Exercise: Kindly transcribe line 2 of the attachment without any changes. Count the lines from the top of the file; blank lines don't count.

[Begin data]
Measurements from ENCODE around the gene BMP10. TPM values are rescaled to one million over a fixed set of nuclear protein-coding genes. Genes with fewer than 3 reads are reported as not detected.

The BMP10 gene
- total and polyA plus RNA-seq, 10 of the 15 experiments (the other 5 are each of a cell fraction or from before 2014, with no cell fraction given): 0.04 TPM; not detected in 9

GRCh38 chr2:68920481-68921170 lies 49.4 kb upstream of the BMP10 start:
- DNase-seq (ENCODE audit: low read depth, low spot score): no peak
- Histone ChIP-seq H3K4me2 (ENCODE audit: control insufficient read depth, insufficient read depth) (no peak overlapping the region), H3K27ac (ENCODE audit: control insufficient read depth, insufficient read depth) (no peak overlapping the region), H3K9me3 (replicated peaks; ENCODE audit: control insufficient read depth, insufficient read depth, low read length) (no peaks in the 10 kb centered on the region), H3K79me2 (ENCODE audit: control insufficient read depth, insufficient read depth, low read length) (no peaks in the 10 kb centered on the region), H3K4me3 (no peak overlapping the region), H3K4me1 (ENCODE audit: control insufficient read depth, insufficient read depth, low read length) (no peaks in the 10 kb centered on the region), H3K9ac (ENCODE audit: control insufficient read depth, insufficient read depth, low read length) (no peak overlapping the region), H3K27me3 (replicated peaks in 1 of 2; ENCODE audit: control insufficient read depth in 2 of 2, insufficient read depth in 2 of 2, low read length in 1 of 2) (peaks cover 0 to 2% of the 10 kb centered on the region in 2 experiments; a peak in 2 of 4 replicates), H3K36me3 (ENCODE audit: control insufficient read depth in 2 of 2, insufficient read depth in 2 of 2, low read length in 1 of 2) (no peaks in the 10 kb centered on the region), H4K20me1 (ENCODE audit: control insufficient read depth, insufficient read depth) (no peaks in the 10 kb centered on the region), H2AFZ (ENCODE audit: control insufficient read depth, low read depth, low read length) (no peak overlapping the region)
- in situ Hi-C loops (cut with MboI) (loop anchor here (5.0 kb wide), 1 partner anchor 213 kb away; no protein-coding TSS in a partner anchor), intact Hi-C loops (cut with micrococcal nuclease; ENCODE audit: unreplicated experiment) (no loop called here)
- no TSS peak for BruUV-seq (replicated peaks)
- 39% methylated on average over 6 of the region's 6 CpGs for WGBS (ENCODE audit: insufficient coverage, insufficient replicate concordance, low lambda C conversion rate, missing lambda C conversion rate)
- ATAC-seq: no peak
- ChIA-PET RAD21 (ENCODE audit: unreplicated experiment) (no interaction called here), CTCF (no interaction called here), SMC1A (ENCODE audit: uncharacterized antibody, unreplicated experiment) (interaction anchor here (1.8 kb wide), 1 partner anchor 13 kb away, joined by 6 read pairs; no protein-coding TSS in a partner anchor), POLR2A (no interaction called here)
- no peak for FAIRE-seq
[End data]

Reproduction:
The BMP10 gene